8 Methods Three approaches for normality test: the histogram, Quantile- Quantile plotting, and the Jarque-Bera test (Qian and Zhou, 2014) Pearson /Spearman correlation coefficient effective degrees of freedom (EDOF) generalized linear model (GLM)

9 Hot extreme indices hot day (TX>33 ℃ ) – HD33 hot night (TN>28 ℃ ) – HN28 95% percentile (33.2 ºC) 99% percentile (27.8 ºC) mostly in JJAS According to Macao Meteorological and Geophysical Bureau

10 Statistical downscaling for hot days (>33 ℃ ) (1) Weather typing; (2) Weather generators; (3) Regression methods Solution: Transform: to become quasi-Gaussian and use multiple LM Distribution of HD33: non-Guassian After transformation

11 Interannual variability Mostly in JJAS Gaussian distribution (a<0.05)

12 Associated with the interannual variability of occurrence of hot days at Macao ( )  Anomalous more HD33 year corresponds to El Niño Modoki developing stage. Macao is located on the northwest edge of the cyclonic circulation system and thus is controlled by anomalous northerly wind, favoring high temperatures from mainland China moving southward El Niño Modoki

13 Associated with the interdecadal variability of occurrence of hot days at Macao ( ) higher tropospheric temperature in northern Asia warmer SSTA in North Atlantic Ocean warmer JJAS mean temperature in Macao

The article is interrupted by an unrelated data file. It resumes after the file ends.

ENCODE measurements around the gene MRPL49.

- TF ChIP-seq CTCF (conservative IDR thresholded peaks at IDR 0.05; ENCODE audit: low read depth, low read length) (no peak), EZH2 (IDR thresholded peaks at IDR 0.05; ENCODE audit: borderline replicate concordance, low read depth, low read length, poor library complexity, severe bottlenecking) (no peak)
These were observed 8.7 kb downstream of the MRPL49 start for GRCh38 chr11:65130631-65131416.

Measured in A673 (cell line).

14 Statistical prediction/downscaling model for HD33 combining the influence factors for the interannual and interdecadal variability, a physically based multiple linear regression model: Schematic diagram extreme temperature index transform to normal distribution find interannual predictors find interdecadal predictors multiple regression model RCP85 RCP26 training projection

15 hot nights (HN28) far from Gaussian Multiple linear regression is not appropriate. Transform to Gaussian is difficult. Solution: the non-parametric Spearman's rank correlation coefficient Generalized Linear Model

16 Associated with hot nights (HN28) at Macao non-parametric Spearman’s rank correlation ( )  a positive PDO-like SSTA pattern can weaken the East Asian summer monsoon through weakening the land-sea thermal contrast and reduce JJAS rainfall in Macao, favoring higher temperature in Macao Pacific decadal oscillation (PDO)-like + -

17 Statistical prediction/downscaling model for HN28 a physically based generalized linear regression model: link function is Possion Schematic diagram extreme temperature index find predictors generalized linear regression model RCP85 RCP26 training projection using Spearman’s correlation

18 Summary Two approaches are proposed to statistically predict/downscaling non-Gaussian temperature extremes: one uses a multiple linear regression model after transforming the non-Gaussian predictant to a quasi-Gaussian variable, and uses Pearson’s correlation test to identify potential predictors; the other uses a generalized linear model when the transformation is difficult, and uses a non- parametric Spearman’s correlation test to identify potential predictors. Hot extremes in Macao is associated with the interannual and interdecadal variability of a coupled El Niño-Southern Oscillation (ENSO)-East Asian summer monsoon system. It is important to test the assumed distribution of climate extremes and to apply appropriate statistical approaches. Thank you for your attention!